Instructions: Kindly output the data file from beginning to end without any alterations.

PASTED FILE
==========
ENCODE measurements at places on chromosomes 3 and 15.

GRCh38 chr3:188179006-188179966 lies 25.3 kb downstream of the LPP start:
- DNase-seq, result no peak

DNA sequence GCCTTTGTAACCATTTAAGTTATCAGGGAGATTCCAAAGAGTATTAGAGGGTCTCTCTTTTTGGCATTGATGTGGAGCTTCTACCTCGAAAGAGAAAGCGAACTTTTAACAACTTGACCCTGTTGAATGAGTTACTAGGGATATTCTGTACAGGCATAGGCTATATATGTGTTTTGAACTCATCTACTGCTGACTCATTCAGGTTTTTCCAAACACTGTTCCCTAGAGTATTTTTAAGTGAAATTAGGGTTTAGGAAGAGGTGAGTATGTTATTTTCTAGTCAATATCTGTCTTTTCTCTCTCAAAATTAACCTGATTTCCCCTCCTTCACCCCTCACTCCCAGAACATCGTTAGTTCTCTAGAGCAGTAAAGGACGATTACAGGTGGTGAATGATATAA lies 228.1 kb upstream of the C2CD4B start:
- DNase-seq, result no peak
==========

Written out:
ENCODE measurements at places on chromosomes 3 and 15.

GRCh38 chr3:188179006-188179966 lies 25.3 kb downstream of the LPP start:
- DNase-seq, result no peak

DNA sequence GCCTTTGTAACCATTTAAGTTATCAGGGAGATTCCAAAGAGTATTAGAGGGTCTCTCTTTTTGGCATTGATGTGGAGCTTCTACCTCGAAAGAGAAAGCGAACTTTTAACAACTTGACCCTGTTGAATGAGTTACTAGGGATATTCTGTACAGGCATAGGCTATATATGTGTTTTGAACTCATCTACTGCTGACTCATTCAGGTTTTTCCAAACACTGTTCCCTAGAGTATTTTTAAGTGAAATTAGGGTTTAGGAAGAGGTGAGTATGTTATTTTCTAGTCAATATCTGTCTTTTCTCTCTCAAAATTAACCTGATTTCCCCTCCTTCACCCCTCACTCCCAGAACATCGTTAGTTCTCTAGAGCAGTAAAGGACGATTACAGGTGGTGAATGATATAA lies 228.1 kb upstream of the C2CD4B start:
- DNase-seq, result no peak